My bookcase is black wood, made to look smarter and sharper than it truly is. They say readers treat their books like they do their lovers. I hope that isn’t the case.
While some may highlight their favorite lines, dog-ear pages they reread, or annotate the work until it is a kaleidoscope of paper, I take a different approach.
I slide off dust covers when reading, as to not damage the books. I do my best not to touch the pages, in fear of ruining the delicate paper with my oily hands. Don’t get me wrong, I do love books. Part of me wishes I could slide a novella in my bag, and read it on the beach, underlining sentences I wish I had come up with. But I’m not that brave. I’m not an Andy who plays with his toys. I’m Al, from Al’s Toybarn, keeping my toys behind a thin pane of glass.
From bottom to top, my bookcase is arranged strategically. Level one is the most haphazard, closest to the ground and least likely to be seen. This is where I keep “smart books”, year books, and paper books I collect coins in. The “smart books” are The Sun Also Rises, Frankenstein, The Grapes of Wrath, and other works that make me feel inferior.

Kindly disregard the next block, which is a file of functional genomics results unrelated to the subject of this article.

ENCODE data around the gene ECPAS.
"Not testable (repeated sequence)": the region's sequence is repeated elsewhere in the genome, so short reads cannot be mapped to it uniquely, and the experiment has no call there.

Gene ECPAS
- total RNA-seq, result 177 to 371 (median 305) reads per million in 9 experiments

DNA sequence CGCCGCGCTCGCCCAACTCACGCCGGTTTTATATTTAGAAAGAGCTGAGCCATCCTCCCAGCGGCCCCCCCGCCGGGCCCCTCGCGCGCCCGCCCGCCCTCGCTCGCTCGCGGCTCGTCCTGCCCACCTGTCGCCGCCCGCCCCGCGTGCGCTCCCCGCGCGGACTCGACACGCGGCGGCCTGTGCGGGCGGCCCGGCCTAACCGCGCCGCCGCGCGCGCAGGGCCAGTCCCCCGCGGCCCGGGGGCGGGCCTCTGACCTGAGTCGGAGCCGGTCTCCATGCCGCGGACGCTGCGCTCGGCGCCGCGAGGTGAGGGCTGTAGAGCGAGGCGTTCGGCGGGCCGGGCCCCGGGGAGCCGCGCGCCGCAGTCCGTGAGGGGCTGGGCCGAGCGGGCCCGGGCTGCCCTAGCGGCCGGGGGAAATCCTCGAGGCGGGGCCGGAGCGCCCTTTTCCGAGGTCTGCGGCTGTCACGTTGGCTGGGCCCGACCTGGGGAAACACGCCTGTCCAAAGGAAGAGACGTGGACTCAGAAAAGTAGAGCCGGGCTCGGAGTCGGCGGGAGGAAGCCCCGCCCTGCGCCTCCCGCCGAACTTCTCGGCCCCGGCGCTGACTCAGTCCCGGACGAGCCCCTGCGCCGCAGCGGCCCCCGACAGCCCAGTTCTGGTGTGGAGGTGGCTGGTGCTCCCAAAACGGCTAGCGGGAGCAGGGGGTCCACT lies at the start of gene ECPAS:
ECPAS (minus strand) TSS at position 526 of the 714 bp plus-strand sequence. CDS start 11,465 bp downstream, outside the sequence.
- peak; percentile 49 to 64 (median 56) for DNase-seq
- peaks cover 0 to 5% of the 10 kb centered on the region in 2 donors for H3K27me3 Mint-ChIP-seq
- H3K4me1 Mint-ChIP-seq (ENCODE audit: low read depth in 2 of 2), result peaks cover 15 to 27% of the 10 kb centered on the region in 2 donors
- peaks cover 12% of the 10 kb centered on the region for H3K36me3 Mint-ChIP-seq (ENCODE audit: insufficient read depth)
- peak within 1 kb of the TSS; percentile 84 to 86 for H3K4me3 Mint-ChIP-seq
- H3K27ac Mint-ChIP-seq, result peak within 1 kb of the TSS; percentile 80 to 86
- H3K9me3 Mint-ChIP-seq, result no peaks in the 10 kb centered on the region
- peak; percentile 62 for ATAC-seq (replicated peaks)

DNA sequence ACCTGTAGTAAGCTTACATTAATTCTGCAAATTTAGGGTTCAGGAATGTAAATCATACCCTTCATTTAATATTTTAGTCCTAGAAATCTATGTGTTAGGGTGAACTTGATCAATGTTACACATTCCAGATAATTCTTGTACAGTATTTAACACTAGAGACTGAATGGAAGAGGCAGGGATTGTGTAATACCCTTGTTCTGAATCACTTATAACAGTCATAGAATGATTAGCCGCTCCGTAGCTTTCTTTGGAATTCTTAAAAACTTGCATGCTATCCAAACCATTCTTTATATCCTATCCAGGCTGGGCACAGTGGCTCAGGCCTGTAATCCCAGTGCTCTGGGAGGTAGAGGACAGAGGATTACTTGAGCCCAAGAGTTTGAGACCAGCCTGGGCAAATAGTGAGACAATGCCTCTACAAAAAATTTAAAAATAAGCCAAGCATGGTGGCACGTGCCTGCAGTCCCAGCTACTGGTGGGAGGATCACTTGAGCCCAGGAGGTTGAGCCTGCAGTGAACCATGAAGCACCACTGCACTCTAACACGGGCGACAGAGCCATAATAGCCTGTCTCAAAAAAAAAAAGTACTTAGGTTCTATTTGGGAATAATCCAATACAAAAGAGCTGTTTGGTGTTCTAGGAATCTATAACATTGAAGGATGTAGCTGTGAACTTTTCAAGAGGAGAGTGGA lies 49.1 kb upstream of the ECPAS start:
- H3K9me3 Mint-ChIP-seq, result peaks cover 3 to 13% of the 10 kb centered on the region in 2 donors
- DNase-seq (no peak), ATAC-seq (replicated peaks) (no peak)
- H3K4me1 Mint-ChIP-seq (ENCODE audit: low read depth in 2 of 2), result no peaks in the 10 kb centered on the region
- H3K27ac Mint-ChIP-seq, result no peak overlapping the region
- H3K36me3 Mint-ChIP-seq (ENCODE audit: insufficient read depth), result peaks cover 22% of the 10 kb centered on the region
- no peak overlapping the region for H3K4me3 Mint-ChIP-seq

Above them, is the kid’s shelf, with books I love that are simple. I keep them knowing, hoping, that my kids will enjoy them too.
Above that, on the third level is my YA section, with killing, love, and everything except sex. Level four is strictly reserved for Stephen King, on a life sentence.
The highest level is the Geek shelf. Where Watchman sits next to Fall of Reach, which sits next to Darth Plagueis… If this didn’t clue anyone in, then the massive Master Chief helmet I bought on eBay for much more than it was worth, will.
It’s organized, but messy. The levels sit on top of one another with not one thread of cohesion. I’ve even got bastardized shelves around my room because I ran out of space.
Next to my bed, there’s the shelf that holds every Walking Dead volume, right beside my George R.R. Martin shelf with all five books, with one space left for another that may never come.
I’m clearing off a space, now in my closet for future books to be read. And it’s growing slower than I want it, but faster than I know.
Peyton Vance is a senior at the University of Tennessee. He’s had five pieces published this year and is also currently the prose editor at the Phoenix Literary Magazine. He loves writing in any form whether it be poetry, prose, photos, plays or any other word that doesn’t start with a P. Peyton wants to eventually get into production and screenwriting and does not want to become homeless when he grows up. His favorite food is pizza.
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